The return of the “legends of 1975-76” only served to remind QPR of their current status – edging mid-table in the Championship. Relegated in 2014-15 for the second time in three seasons, you get the feeling that the second tier is probably their natural habitat. They’ve finished 20th in their last two Premier campaigns and despite spending a considerable sum of money over the past few years, their team doesn’t have a Premier look and feel about it.

The line-up for QPR v MK Dons was:

QPR: Rob Green, Nedum Onuoha, Grant Hall, Clint Hill, Paul Konchesky, Karl Henry, Daniel Tozser, Matt Phillips, Massimo Luongo, Tjaronn Chery, Jay Emmanuel-Thomas
Subs: Leroy Fer, Michael Doughty, Alejandro Faurlin, Junior Hoilett, James Perch, Alex Smithies, Sebastian Polter.

MK Dons: David Martin, Jordan Spence, Kyle McFadzean, Antony Kay, Dean Lewington, Diego Poyet, Jake Forster-Caskey, Rob Hall, Ben Reeves, Josh Murphy, Simon Church
Subs: Lee Hodson, Carl Baker, Darren Potter, Samir Carruthers, Daniel Powell, Nicky Maynard, Charlie Burns

Since Air Asia owner Tony Fernandes became the majority shareholder in 2011, managers have come and gone at Loftus Road. Fernandes has been through Neil Warnock, Mark Hughes and Harry Redknapp and now has Chris Ramsey as “head coach”. There seems to be no small degree of frustration among QPR fans about Ramsey and after he substituted Massimo Luongo against MK Dons, there was jeering from the crowd. “Ramsey, you are clueless,” shouted one Rangers fan.

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The fans had endured a dismal first half in which QPR had dominated but didn’t have the teeth to take advantage. Paul Konchesky should have scored in the 34th minute when he flicked the ball goalwards, but saw his effort cleared for a corner.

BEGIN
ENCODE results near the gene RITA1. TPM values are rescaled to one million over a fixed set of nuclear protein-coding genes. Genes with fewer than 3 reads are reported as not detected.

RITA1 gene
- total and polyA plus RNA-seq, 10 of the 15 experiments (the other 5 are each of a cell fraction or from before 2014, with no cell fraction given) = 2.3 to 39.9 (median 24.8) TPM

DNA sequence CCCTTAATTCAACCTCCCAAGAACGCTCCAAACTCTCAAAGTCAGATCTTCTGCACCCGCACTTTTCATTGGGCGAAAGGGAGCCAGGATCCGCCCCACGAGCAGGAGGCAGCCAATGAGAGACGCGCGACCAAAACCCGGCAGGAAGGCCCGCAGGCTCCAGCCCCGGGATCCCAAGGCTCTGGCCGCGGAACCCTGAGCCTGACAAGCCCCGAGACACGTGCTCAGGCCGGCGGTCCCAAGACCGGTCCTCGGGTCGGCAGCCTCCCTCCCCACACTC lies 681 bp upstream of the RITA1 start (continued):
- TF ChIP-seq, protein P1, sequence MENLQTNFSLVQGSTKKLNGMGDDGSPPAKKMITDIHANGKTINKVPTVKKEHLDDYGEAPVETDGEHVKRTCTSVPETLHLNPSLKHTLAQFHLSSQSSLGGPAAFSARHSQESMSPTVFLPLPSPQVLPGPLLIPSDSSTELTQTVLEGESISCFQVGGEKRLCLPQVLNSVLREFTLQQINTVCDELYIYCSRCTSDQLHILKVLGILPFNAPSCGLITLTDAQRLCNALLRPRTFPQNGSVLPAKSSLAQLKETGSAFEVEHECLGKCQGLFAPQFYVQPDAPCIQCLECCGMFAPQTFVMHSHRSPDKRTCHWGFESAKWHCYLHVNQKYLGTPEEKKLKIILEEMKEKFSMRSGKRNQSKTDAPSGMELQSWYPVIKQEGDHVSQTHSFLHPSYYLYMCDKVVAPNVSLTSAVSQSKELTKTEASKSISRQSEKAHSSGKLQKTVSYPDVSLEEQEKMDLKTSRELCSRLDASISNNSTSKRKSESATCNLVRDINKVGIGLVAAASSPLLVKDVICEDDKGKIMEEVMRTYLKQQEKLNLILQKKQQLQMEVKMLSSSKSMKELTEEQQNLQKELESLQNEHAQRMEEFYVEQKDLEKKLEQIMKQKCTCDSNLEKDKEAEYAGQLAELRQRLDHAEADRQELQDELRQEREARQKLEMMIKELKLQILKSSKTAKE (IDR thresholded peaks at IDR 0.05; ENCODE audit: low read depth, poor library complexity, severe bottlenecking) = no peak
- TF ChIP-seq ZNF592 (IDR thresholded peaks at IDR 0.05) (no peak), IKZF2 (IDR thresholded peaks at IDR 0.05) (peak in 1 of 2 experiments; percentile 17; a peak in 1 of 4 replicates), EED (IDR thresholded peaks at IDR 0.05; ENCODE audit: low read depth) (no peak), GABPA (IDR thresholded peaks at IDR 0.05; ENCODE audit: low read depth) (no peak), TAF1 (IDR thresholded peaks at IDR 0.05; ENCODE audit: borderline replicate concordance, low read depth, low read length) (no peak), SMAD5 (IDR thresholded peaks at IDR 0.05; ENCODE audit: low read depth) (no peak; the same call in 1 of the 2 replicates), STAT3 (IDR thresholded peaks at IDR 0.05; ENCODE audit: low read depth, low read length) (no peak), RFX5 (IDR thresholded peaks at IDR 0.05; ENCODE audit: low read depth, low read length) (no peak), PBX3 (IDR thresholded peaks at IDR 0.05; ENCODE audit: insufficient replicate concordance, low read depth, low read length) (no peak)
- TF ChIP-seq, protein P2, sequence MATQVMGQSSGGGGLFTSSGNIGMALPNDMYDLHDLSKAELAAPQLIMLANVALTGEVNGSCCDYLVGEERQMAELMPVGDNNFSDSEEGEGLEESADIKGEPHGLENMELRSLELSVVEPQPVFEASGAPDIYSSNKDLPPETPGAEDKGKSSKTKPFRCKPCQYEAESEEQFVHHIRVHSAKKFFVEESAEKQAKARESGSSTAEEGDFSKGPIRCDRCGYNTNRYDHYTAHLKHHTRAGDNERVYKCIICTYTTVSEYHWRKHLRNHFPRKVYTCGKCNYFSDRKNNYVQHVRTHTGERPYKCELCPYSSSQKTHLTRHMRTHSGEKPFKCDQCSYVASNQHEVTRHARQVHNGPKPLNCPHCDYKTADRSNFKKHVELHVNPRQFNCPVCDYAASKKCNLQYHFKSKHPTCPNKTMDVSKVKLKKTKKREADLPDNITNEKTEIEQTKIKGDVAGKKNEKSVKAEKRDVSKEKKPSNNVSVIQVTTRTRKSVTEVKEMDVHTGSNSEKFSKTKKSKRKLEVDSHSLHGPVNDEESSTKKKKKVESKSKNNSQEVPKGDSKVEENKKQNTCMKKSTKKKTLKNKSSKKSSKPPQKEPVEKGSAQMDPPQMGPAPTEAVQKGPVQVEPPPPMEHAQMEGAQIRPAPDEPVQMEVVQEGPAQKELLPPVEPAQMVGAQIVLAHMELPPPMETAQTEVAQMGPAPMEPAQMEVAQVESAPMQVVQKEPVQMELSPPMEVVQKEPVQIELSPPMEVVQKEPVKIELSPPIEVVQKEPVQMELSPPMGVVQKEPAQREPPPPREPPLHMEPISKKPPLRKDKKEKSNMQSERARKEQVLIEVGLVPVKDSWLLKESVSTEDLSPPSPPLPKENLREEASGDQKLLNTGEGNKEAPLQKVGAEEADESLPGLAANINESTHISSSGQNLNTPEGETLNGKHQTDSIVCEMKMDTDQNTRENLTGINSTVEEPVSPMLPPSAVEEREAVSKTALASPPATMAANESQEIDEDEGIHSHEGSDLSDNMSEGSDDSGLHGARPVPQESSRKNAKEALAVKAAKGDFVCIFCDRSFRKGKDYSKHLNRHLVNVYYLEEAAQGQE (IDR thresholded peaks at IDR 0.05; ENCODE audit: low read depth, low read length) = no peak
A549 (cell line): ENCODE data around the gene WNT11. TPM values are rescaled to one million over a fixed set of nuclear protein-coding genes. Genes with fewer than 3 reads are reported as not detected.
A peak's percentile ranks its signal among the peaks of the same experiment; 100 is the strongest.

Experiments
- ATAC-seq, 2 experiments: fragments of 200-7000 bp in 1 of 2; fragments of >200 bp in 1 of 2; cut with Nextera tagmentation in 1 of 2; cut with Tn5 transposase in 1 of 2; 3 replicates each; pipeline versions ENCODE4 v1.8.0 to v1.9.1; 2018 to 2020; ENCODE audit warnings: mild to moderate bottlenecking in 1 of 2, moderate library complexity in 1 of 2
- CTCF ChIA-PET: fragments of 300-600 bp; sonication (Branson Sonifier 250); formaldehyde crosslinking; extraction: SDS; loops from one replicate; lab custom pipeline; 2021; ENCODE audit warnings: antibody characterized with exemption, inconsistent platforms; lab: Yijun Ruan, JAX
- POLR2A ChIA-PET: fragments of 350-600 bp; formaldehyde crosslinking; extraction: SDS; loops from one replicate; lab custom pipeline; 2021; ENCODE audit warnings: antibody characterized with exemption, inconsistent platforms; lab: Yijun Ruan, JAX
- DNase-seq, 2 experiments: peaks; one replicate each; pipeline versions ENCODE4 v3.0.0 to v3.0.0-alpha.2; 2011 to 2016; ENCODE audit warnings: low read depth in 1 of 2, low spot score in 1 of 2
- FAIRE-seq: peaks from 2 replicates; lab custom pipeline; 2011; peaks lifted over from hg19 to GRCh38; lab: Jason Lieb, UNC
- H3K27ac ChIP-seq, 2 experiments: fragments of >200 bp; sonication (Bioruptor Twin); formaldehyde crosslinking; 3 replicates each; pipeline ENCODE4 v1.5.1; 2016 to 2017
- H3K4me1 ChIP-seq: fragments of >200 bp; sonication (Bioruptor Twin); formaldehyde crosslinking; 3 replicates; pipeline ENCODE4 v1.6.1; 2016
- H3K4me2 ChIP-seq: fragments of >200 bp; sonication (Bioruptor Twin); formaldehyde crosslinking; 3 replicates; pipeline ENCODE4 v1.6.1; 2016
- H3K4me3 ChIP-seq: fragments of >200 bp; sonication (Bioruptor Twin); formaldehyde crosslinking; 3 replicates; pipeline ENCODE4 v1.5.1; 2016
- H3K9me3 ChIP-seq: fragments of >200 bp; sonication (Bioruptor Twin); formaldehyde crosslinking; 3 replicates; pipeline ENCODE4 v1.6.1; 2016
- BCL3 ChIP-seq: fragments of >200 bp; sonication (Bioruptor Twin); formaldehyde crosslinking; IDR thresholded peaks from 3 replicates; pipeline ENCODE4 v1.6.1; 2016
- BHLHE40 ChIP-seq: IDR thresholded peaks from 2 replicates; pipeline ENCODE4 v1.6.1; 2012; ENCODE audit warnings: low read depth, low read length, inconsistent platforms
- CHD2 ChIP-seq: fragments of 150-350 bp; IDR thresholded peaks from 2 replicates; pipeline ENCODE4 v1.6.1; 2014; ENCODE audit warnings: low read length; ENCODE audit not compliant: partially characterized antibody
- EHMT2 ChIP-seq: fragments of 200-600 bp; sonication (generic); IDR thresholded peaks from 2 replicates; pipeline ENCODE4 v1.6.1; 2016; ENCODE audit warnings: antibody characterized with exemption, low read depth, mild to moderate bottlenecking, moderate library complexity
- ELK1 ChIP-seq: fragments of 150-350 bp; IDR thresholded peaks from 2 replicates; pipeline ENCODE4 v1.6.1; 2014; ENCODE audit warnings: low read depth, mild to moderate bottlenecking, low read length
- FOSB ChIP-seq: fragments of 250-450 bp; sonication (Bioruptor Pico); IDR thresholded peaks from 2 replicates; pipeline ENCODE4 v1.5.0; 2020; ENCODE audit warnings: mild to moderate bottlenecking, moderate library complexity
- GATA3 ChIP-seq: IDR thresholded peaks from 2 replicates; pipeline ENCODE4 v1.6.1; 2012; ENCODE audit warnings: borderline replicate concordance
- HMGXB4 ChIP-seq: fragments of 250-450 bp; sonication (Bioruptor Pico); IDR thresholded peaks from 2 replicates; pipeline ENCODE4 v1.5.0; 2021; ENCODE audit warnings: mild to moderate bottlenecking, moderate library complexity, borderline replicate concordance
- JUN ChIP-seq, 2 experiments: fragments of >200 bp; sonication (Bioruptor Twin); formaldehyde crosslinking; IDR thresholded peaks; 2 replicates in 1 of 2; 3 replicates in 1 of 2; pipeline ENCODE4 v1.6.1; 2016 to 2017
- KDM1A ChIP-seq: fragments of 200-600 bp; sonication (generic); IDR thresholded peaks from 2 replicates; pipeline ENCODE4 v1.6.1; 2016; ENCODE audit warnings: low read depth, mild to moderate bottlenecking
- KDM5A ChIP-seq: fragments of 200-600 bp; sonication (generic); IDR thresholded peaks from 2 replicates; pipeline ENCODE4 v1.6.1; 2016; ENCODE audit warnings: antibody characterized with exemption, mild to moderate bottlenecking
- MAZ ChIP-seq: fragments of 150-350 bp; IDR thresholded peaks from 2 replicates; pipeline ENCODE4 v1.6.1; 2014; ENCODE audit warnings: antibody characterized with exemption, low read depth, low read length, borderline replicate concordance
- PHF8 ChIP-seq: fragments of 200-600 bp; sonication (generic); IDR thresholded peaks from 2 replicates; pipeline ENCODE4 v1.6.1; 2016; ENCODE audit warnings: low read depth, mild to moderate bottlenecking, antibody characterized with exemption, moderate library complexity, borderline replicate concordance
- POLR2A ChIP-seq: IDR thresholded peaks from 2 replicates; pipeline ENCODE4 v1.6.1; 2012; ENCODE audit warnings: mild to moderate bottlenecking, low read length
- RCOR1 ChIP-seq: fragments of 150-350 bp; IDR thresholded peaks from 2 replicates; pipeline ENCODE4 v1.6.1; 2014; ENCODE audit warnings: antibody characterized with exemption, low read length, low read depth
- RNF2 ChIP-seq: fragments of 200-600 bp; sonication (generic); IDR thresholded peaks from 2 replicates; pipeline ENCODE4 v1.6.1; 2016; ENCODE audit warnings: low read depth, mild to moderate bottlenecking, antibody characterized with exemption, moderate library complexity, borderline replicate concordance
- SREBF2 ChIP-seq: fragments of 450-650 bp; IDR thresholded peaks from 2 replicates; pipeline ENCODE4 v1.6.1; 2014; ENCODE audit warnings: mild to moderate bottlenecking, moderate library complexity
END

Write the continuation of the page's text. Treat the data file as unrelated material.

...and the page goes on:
With the arrival of the class of 1976, perhaps some inspiration could be found. John Hollins, the “captain sensible” of 1970s football, was interviewed on the pitch and urged on the 2015 version of “the hoops” – “Come on, QPR, let’s have some goals”.

Hollins’ words seemed to work, for QPR looked a better side in the second period. MK Dons almost went ahead on the hour when Simon Church was denied by Rob Green in the home goal. But then in the 70th minute, Jay Emmanuel-Thomas scored the sort of goal that Bowles would have appreciated, nicely controlling the ball, slipping past a defender and finishing from close range. It was a goal out of keeping with the quality of the match.

Ramsey went from zero to hero in the last 20 minutes

But it acted as inspiration for QPR. In the 78th minute, Matt Phillips beat Josh Murphy and then curled a low shot wide of MK Dons goalkeeper David Martin for the second goal. And then two minutes from time, substitute Junior Hoilett grabbed a third to give the scoreline an emphatic look. Final score 3-0, attendance 15,567, very consistent with home crowds this season.

The locals were in good spirits after hearing of Chelsea’s collapse at West Ham, and couldn’t help but taunt the MK Dons fans about their club’s origins. “Franchise, franchise what’s the score….Wimble-don, Wimble-don…you’ve got no history, you’ve got no history,” and so on, and so forth.

It was my first visit to Loftus Road for more than 25 years and, unlike many grounds I have visited after a long absence, it was very familiar. The Springbok pub, apparently a haunt of Bowles in his playing days, was still there, along South Africa Road, and the school end still had its school, albeit far more security-protected than in the past.

Will QPR stay at Loftus Road? If they want to compete at Premier level, they will surely need a bigger, more functional home ground. One that allows them to breath. More than a year ago, plans were revealed for a 40,000 stadium at Old Oak Common, two miles from Loftus Road. But like many development schemes in London, there are hurdles to overcome. The club has said it may take a decade for a new ground to be built – that’s an awful long time. Who knows who will be running London’s football clubs by then? Who knows who will be running QPR?